This show has now closed, click here for a listing of current and future London shows
Previewed 28 October 1997, Opened 18 November 1997, Closed 22 April 2006 at the Adelphi Theatre
Transferred 28 April 2006, Closed 27 August 2011 at the Cambridge Theatre
Transferred 7 November 2011, Closed 1 September 2012 at the Garrick Theatre in London.
Welcome. Ladies and Gentlemen, you are about to see a story of murder, greed, corruption, violence, exploitation, adultery, and treachery - all those things we all hold near and dear to our hearts. Thank you - So begins Chicago The Musical.... and creators John Kander, Fred Ebb and Bob Fosse never back off from their bold and sinister promise. The kiss-and-tell tale of Roxie Hart, a nightclub dancer who kills her lover; Velma Kelly the glamourous double-murderess vying to keep her press supremacy; and Billy Flynn, the slick lawyer who has the power to keep them from death row and make them in to stars.
Come on, Babe. Why don't we paint the town? And All That Jazz.
I'm gonna rouge my knees. And roll my stockings down. And All That Jazz.
Start the car. I know a whoopee spot. Where the gin is cold. But the piano's hot
It's just a noisy hall. Where there's a nightly brawl. And All That Jazz!
(All That Jazz from Chicago The Musical, lyrics by Fred Ebb)
Following a sensational 8½ year run at The Adelphi Theatre, Chicago the Musical firstly transferred to The Cambridge Theatre from 28 April 2006 for a 5½ year run before moving again, this time to the Garrick Theatre from 7 November 2011!
"The story of Velma and Roxie is a peg, in Walter Bobbie's dazzlingly coherent production, for a series of vaudeville routines - songs, dances and wisecracks - presented in front of an on-stage band. It's a smart retort to the blockbuster musical. Sometimes the songs are as sparely focused as a concert performance. Sometimes the dance numbers are as raunchy as a floorshow. Either way, what Chicago describes is not a world but a process. And it does it in the language of cabaret - which brings on all those s-words: sassy, sexy, seductive, sensual, sinuous, sleazy, slinky, sophisticated and sultry... Chicago The Musical is an excellent night out." The Independent on Sunday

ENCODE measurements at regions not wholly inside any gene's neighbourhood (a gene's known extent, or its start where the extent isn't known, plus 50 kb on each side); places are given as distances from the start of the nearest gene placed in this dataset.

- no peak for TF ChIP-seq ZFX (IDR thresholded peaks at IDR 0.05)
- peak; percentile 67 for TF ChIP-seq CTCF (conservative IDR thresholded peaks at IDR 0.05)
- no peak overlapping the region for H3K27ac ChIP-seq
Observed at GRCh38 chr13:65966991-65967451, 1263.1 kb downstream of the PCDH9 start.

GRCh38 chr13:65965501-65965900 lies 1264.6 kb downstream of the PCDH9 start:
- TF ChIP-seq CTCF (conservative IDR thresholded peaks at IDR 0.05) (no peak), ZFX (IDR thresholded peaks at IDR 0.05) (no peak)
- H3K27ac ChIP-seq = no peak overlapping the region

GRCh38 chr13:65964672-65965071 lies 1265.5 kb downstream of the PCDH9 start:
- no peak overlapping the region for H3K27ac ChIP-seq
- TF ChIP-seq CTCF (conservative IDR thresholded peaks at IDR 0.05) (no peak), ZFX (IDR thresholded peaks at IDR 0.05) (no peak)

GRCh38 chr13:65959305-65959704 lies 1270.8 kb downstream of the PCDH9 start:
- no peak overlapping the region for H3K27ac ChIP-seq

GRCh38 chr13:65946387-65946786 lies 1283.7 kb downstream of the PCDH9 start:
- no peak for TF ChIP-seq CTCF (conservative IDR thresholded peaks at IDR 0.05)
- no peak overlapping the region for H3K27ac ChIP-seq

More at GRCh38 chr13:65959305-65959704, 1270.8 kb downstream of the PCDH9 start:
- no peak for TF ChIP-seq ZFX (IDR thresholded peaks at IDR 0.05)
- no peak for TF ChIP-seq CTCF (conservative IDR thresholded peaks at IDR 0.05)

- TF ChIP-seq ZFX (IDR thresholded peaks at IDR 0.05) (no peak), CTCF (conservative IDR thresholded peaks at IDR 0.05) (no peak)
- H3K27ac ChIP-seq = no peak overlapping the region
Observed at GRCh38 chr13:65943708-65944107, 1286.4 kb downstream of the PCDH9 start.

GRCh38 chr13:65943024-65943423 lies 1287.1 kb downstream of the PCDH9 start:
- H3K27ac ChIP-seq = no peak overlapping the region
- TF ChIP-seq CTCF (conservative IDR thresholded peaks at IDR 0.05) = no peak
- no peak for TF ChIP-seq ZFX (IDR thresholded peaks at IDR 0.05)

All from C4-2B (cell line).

"As close to musical theatre heaven as you are likely to get" The News of The World
"Chicago The Musical, a show about the corrupting power of publicity, has lived up to its own. This much-trumpeted and trumpeting show at the Adelphi is an almost seamless chain of brassy high spots... The first good decision of the director Waiter Bobble is to dispense with any attempt at naturalism. This is a song-and-dance show, not a musical play. The band is on stage, framed in a tilting golden rectangle" The Observer
"This great production of a magnificent show brings the old razzle-dazzle back to the West End with a vengeance" The Daily Telegraph
"The story is straightforward, improbable but acidly credible... Of course, Chicago is not a realistic musical in the sense that Oklahoma!, say, or Company are realistic musicals. No, this is a piece of hugely enjoyable fantasy send-up... Kander and Ebb show, and they play on, a disillusioned awareness of sleaze and dirty dealings in both high places arid low... You might begin to think that Kander and Ebb have simply loaded their work with 'Significance'. In actual fact, Chicago can make you think, and bitterly, but it is also hugely enjoyable: a showstopping show, a gaudy, glorious, glittering hit. One of the best things in it is Ann Reinking's superbly imaginative choreography." The Sunday Times
"Chicago The Musical tells the story of Roxie Hart, who shoots her lover when he ditches her. It should have been curtains for Roxie, but she finds a shameless, flashy lawyer in the business of defending the indefensible or anything else - for a fat fee... The verdict on this show will, I suspect, be unanimous. Kill for a ticket. (There's bound to be a lawyer out there who'll get you off.)" The Mail on Sunday
Chicago the Musical in London at the Adelphi Theatre previewed from 28 October 1997, opened on 18 November 1997 and closed on 22 April 2006. The production then transferred to the Cambridge Theatre from 28 April 2006 to 27 August 2011. The production then returned to London at the Garrick Theatre from 7 November 2011 to 1 September 2012.